Wednesday evening Cider Share

Monday, February 6, 2017

Cider Review: Citizen Cider's Barrel-Aged Cider & Chicago Cider Week

Usually, I start with my review and then share any cider news, but I want to make sure Chicago area cider lovers know that this event is already happening! Chicago Cider Week runs from February 3-11 with a plethora of cider opportunities for sipping, pairing, and learning!

Tons of fabulous cider things happen at The Northman ( and this week is anything but an exception. We can meet Pete Brown (cider and beer author), Ria Windcaller(of Cider Chat:, and some super start cider makers.   

Pairing dinners and tap takeovers are also happening all over town! Check out the event list:

And as a way of transition, today's review is a cider by Citizen Cider out of Burlington, Vermont. They have already started a full series of cider events just by themselves this week for both Cider Week and Cider Con. 

I reviewed the bRose in 2014:

More recently, I stopped at their taproom and production facility in Burlington this past summer as part of my Cider Tour:

To learn a bit more about Citizen Cider, please check out their website:

Today's review is of their Barrel-Aged Cider. I'll share the official description, but here's a spoiler, I'm not going to pair it with steak. : )

This cider is aged in reclaimed oak bourbon barrels. We take our finest cider blends, let them sit in these American oak barrels, and while they get to know each other, a beautiful relationship emerges. Best enjoyed with a big steak and a friend.
Reclaimed American Oak Bourbon Barrels are going to impart a lot of flavor, and I bet it will smell and taste boozier than its 6.9% ABV, but there's only one way to find out.

Citizen Cider was kind enough to list some additional pairing options. Here's the list, "Pairings: Lamb Stew, Veal Ossobuco, Pumpkin Pie, Dark Chocolate Souffle, Blue Cheese and Smoked Blue Fish." There aren't a ton of vegetarian options in there, but I'm never going to argue with dark chocolate souffle or pumpkin pie.

Appearance: brilliant, lots of visible bubbles, medium straw 

Like all of Citizen's ciders, this has a perfect sparkling brilliance. Its easy to see lots of active bubbles throughout the glass. I'd call the color medium straw, neither particularly light nor dark.

Aromas: almond, cherry, apple, barrel

The cider smells intensely of barrel, but that's far from the only note. I can also get wisps of apple, cherry, and almond. It smells rather like pastries altogether, but I'm guessing it will be less sweet than it smells. 

Sweetness/dryness: semi-dry

I get a bit of initial sweetness but the cider tastes dryer as the tasting experience goes on; its like many barrel-aged ciders in this way.


Flavors and drinking experience: vanilla, cooked apples, bourbon, buttered toast

Let me say first that this cider has a lot going on in terms of flavor intensity! The best part is that all of these flavors go together beautifully. I tasted this first when I toured the facility in August; my thought then was that this cider would be perfect for winter. So, I bought a bottle and saved it until the beginning of February. And I don't disagree with past Meredith. What a brilliant winter cider.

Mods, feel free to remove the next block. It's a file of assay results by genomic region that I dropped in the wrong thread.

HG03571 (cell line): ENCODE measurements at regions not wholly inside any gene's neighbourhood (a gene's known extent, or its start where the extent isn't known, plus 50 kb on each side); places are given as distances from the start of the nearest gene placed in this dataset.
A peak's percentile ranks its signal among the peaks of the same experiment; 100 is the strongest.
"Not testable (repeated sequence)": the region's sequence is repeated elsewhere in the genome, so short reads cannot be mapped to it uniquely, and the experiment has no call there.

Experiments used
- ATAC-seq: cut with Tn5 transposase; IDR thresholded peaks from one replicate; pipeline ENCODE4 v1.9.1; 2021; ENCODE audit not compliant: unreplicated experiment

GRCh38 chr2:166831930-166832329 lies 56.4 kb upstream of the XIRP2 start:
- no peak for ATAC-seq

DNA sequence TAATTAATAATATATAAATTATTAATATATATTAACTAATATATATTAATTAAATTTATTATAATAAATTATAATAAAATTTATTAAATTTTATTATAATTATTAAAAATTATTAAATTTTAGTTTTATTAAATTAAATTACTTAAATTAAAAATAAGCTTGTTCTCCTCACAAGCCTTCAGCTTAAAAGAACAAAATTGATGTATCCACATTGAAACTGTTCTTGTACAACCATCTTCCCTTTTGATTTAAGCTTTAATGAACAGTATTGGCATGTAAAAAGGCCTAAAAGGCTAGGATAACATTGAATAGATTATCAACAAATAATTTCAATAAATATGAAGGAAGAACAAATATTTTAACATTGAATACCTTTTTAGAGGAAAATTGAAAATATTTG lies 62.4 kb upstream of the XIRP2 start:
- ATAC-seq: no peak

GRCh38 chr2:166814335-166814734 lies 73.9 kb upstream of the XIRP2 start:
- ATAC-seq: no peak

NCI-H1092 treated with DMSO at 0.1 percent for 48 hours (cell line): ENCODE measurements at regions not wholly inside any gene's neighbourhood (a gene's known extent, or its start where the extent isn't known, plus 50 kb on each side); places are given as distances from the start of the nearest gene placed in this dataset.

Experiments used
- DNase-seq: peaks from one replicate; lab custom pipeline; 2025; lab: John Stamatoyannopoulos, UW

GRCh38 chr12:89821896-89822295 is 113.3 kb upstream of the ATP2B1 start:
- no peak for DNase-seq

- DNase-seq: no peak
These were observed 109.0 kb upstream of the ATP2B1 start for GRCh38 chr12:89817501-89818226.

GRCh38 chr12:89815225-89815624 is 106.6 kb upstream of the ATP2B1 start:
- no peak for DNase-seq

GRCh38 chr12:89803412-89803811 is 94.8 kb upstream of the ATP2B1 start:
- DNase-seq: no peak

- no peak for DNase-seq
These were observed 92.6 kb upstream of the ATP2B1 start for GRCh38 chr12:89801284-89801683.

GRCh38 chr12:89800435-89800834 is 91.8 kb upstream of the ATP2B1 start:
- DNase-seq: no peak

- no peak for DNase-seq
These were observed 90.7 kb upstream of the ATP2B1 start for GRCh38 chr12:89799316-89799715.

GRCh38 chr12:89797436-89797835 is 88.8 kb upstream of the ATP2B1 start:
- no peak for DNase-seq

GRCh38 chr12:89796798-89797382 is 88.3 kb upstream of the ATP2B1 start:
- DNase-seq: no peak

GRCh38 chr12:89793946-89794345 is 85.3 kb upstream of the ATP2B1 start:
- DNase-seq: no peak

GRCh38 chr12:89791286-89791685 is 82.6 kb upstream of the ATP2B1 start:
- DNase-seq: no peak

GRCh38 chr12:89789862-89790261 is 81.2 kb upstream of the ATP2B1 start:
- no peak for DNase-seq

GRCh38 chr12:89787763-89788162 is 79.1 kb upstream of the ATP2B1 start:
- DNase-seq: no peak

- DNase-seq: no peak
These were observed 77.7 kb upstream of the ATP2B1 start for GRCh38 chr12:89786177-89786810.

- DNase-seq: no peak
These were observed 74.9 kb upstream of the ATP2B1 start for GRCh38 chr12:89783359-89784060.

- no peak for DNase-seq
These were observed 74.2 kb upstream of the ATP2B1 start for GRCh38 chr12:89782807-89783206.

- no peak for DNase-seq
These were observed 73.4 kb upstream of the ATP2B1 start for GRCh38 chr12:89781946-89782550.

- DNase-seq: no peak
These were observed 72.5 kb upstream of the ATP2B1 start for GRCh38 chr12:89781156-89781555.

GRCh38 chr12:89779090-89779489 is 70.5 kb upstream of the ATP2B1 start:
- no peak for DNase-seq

This is so vanilla, bourbon, almond, buttered toast good. All of the flavors really do cascade together over the tongue. The apple flavor is soft like the apple has been cooked or pressed into pomace. This helps the overall impression of unity I get from the flavors. 

In terms of texture, the Barrel-Aged Cider offers up great strong bubbles in bountiful quantities.  The cider also features great retro-nasal aromas: weird to say but great to experience.

I noticed when looking around online that this cider has made a few lists of ciders that beer aficionados could enjoy, and I agree. This is a particularly emphatic and well balanced cider with cohesive flavor and real verve. I'd heartily recommend it to beer and cider drinkers alike. I had mine with local cheese and Miche bread: no steak anywhere in sight, and it was totally delightful.

Tuesday, January 31, 2017

Cider Review: Downeast Craft Cider: Cranberry Blend and Counting Down to CiderCon

Today, I wanted to share my first review of anything by New England's Downeast Craft Cider. I'm starting with their Cranberry Blend. Though they've not appeared on the blog before, I've had a few of their ciders. The company is based out of East Boston, but their cans appear all over the North Eastern United States. They have a tourable cidery and a tap room.

I found a funny thing on the website too good not to share.

One one passes this gatekeeper, you can learn about the company and their ciders online. They were founded by college friends in 2011. The focus, as they describe it, is as much about what they don't do or add to their ciders as what they choose to do. Here's the priority directly in the words from Downeast.
where others have used juice from concentrate, “natural flavorings,” “essences,” artificial sweeteners, and an endless list of excuses, downeast cider house has a firmly established policy of NO SHORTCUTS. no matter the cost to us, we are fully committed to using only fresh-pressed juices and pure, natural ingredients in our cider. when it comes to flavor, there’s no substitute for the best, and that’s what we stand by: simple, honest, authentic.